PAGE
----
Glasgow Cathedral

Glasgow Cathedral is the head church of the Diocese of Glasgow. It is located north of High Street and east of Cathedral Street, right beside the Glasgow Royal Infirmary and right in the heart of Glasgow, Scotland’s largest city. It is also called as the High Kirk of Glasgow, St. Kentigern’s or St. Mungo’s Cathedral. It also once held the status as the Roman Catholic mother church of the Archdiocese of Glasgow. The current congregation is considered part of the Church of Scotland’s Presbytery of Glasgow.

Glasgow Cathedral History

Little is known concerning the church buildings that were built in the site where the present cathedral now stands until the early 12th Century. The first stone building on the site was known to have been consecrated around 1136. The building was eventually damaged and destroyed by fire and was succeeded by a larger building in 1197. This building is what makes up the Glasgow Cathedral today. Sometime in the early 13th Century, the Nave of the cathedral was extended and completed. Other rebuilding projects were conducted during the later part of the 13th Century.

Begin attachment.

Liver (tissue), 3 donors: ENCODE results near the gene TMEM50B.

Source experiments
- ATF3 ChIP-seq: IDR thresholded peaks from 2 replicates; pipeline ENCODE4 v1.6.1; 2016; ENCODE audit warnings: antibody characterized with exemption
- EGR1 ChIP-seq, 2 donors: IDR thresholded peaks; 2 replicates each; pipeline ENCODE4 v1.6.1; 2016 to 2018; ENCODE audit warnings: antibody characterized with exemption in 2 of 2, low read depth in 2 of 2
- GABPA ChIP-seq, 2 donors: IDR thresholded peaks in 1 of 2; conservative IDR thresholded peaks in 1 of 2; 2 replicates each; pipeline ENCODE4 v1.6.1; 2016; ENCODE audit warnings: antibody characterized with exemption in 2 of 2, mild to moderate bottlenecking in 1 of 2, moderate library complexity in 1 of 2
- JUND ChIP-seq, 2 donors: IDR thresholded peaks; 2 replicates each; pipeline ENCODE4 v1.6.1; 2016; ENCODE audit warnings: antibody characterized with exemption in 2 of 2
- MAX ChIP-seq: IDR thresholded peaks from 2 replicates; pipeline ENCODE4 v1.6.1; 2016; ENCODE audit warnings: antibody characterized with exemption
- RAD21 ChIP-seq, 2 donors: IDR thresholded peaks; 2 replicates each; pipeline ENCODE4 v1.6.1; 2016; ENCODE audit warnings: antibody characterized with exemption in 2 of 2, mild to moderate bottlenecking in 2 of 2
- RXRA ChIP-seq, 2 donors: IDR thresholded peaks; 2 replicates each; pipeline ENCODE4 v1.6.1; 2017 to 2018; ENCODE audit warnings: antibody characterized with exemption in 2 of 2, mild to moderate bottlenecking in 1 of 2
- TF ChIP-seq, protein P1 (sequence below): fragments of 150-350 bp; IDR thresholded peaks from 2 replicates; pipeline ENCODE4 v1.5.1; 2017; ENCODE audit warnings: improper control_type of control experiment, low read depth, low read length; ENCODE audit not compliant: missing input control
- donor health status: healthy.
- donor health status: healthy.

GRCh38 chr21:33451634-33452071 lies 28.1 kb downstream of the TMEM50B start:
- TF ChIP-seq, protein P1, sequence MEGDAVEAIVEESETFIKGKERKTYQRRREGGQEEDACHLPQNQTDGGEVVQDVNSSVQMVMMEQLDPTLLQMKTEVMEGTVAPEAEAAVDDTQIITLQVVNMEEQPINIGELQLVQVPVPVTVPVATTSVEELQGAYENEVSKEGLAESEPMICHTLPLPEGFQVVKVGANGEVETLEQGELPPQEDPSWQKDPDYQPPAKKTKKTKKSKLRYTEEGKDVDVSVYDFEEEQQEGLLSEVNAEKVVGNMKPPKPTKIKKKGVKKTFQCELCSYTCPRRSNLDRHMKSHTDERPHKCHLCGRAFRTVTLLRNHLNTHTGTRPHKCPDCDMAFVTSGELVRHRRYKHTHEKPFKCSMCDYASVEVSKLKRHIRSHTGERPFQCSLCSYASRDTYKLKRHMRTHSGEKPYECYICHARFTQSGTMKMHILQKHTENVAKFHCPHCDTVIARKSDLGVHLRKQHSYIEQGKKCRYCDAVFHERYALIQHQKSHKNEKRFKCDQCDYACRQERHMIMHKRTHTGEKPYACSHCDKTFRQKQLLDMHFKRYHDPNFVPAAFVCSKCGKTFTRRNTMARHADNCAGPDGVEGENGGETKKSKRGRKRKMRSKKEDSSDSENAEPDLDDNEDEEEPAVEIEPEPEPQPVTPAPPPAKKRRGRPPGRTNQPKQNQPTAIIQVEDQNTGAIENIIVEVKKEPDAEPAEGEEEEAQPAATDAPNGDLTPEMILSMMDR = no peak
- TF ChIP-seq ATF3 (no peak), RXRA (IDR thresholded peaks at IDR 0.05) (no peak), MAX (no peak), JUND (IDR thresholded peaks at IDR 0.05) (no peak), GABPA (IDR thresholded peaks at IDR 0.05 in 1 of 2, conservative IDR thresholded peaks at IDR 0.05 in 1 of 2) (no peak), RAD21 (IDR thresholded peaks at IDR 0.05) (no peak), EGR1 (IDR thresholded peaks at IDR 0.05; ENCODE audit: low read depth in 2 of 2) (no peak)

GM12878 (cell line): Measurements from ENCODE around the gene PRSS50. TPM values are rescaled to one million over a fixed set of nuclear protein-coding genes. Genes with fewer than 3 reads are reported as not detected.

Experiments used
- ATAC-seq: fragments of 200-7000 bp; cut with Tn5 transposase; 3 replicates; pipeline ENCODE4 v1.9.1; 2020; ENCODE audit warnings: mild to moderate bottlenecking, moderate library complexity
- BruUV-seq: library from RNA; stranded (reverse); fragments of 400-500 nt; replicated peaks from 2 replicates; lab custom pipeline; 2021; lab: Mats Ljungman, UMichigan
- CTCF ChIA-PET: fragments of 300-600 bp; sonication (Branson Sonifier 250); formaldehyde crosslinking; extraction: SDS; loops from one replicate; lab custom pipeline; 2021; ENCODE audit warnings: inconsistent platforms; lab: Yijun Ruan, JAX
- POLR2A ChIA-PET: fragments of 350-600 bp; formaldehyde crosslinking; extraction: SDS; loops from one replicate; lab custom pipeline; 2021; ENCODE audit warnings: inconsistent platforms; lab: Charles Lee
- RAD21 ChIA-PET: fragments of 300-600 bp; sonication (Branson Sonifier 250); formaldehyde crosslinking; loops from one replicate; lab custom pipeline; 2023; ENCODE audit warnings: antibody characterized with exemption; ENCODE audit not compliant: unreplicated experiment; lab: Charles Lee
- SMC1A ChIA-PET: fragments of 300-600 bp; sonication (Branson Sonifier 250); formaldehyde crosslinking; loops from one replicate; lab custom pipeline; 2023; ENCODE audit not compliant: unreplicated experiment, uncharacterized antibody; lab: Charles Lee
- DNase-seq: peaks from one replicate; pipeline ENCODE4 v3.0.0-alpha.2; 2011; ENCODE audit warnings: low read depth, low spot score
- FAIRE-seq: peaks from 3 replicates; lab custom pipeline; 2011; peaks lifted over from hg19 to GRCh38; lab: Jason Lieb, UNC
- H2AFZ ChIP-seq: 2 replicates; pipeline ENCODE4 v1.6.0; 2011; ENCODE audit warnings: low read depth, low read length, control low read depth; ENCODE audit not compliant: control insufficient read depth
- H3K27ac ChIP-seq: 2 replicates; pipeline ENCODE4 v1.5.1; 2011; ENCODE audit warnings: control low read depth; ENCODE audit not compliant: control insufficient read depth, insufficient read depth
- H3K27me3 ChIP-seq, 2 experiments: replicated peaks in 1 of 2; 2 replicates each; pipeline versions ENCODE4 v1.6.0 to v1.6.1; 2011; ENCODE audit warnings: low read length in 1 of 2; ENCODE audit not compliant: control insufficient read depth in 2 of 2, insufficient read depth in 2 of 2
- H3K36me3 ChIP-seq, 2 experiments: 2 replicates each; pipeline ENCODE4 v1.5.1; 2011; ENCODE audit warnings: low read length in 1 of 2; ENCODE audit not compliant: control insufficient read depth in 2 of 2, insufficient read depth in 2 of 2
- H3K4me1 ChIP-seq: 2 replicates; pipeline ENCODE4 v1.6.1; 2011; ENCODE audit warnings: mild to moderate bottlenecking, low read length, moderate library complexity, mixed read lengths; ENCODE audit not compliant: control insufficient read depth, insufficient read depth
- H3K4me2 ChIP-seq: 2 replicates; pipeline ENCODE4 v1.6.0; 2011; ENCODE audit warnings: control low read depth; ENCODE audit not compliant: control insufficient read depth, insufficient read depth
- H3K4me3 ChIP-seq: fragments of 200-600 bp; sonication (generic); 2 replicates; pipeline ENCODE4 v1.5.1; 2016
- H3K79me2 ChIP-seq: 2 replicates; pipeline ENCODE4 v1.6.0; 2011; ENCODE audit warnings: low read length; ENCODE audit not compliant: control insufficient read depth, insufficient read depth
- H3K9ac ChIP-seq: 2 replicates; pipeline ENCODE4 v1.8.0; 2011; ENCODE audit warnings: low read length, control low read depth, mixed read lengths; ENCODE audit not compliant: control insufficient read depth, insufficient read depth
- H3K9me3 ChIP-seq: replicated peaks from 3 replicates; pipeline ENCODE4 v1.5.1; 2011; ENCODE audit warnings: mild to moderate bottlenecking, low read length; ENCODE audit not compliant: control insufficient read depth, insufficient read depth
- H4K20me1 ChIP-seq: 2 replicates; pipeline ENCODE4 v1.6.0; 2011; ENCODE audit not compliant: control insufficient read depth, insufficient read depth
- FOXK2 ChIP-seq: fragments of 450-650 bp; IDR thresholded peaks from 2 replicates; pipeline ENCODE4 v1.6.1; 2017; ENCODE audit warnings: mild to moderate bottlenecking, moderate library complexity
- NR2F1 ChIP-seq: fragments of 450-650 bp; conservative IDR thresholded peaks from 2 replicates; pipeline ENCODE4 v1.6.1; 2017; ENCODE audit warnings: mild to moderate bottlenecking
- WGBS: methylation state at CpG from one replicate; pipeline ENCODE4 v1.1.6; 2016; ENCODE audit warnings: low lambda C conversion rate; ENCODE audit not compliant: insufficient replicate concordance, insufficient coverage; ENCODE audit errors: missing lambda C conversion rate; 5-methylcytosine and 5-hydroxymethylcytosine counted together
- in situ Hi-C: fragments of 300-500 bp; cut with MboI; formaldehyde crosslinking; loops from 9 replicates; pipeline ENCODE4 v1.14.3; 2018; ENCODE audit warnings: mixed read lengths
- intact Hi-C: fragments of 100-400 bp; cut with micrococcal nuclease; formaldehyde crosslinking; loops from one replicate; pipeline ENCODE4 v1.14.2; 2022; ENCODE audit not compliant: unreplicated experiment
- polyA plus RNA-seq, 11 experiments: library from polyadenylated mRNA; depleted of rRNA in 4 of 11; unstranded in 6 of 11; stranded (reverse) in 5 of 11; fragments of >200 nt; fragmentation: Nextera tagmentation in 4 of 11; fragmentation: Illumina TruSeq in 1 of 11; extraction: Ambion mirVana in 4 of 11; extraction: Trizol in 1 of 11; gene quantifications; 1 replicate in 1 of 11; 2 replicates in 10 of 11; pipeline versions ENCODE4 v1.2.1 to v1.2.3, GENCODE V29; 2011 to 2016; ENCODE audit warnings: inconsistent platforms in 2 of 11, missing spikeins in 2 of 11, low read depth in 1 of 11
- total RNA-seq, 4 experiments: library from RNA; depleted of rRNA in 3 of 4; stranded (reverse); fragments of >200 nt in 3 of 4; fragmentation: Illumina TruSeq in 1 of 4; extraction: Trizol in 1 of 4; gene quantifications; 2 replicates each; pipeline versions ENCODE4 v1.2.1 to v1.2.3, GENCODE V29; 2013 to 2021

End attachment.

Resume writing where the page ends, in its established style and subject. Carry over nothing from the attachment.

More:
Glasgow Cathedral Features

The Glasgow Cathedral is one of the remaining examples of Scottish Gothic architecture. It is one of the few churches since medieval times that have survived the Reformation with its roof intact. Its current title as a cathedral is considered as honorific and historical as it has no longer been a seat of a bishop since 1690. The cathedral is characterized by a combination of pointed arcades, slender traceried windows and as well as a unique array of three vaulted aisles going around the presbytery and the choir.

Upon entering the cathedral, one comes upon the Nave from the center where the length of the cathedral can be seen. The length of the cathedral is 87 meters or 285 feet. The width of the Nave stretches 20 meters or 63 feet and the height of the Nave roof is 32 meters or 105 feet. The timber roof takes a medieval design with much of it still dates back to the 14th Century. Glasgow Cathedral is also known to have one of the finest collections of modern stained glass windows many of which have been installed in 1947 hence.

 
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